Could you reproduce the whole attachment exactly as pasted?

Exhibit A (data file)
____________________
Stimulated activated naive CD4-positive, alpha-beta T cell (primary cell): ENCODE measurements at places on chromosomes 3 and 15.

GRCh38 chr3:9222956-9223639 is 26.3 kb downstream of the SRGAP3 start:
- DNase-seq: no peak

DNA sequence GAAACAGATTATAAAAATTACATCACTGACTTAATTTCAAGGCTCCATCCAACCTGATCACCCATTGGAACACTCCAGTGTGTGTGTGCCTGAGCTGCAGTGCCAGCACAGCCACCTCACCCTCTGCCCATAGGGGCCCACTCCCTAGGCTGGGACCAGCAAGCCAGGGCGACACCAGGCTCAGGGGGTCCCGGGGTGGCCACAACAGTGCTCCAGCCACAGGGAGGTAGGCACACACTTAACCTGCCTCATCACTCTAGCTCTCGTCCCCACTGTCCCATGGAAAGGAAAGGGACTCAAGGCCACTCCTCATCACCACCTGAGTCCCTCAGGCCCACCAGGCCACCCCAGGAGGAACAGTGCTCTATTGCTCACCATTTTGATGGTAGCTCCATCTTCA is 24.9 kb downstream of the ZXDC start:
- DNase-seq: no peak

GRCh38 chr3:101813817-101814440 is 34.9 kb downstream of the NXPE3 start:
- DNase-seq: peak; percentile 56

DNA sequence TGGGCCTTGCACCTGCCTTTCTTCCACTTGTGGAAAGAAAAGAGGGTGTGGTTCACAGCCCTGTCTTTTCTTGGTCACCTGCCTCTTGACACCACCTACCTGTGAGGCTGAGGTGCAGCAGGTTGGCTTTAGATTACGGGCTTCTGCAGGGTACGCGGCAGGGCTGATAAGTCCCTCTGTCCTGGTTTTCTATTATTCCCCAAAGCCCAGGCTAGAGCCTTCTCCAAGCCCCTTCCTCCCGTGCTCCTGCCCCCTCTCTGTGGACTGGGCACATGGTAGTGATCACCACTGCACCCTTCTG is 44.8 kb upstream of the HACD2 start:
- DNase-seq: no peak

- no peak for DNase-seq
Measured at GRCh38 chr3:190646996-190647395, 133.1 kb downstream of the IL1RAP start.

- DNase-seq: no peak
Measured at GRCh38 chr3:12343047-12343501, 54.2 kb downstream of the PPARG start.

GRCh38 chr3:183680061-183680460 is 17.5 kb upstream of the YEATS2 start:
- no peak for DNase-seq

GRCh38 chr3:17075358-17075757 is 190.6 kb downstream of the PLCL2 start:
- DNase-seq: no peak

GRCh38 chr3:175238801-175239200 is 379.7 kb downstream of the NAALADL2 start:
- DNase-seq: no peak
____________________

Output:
Stimulated activated naive CD4-positive, alpha-beta T cell (primary cell): ENCODE measurements at places on chromosomes 3 and 15.

GRCh38 chr3:9222956-9223639 is 26.3 kb downstream of the SRGAP3 start:
- DNase-seq: no peak

DNA sequence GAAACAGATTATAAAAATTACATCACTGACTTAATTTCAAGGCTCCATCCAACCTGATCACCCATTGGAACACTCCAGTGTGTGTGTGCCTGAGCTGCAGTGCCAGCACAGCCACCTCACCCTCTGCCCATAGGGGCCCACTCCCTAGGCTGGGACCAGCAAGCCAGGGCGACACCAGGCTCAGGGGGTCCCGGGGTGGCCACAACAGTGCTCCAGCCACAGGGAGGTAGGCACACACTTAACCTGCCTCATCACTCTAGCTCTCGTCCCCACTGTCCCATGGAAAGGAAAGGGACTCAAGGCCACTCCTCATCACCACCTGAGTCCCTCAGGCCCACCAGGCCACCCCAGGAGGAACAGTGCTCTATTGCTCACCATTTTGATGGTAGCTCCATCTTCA is 24.9 kb downstream of the ZXDC start:
- DNase-seq: no peak

GRCh38 chr3:101813817-101814440 is 34.9 kb downstream of the NXPE3 start:
- DNase-seq: peak; percentile 56

DNA sequence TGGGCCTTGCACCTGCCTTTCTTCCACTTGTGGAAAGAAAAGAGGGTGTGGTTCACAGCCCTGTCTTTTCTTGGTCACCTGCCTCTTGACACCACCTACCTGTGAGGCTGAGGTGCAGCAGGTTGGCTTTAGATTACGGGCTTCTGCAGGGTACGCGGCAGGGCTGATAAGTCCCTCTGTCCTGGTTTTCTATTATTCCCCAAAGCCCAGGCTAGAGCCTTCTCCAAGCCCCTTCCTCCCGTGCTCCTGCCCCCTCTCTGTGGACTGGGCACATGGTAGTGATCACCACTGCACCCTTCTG is 44.8 kb upstream of the HACD2 start:
- DNase-seq: no peak

- no peak for DNase-seq
Measured at GRCh38 chr3:190646996-190647395, 133.1 kb downstream of the IL1RAP start.

- DNase-seq: no peak
Measured at GRCh38 chr3:12343047-12343501, 54.2 kb downstream of the PPARG start.

GRCh38 chr3:183680061-183680460 is 17.5 kb upstream of the YEATS2 start:
- no peak for DNase-seq

GRCh38 chr3:17075358-17075757 is 190.6 kb downstream of the PLCL2 start:
- DNase-seq: no peak

GRCh38 chr3:175238801-175239200 is 379.7 kb downstream of the NAALADL2 start:
- DNase-seq: no peak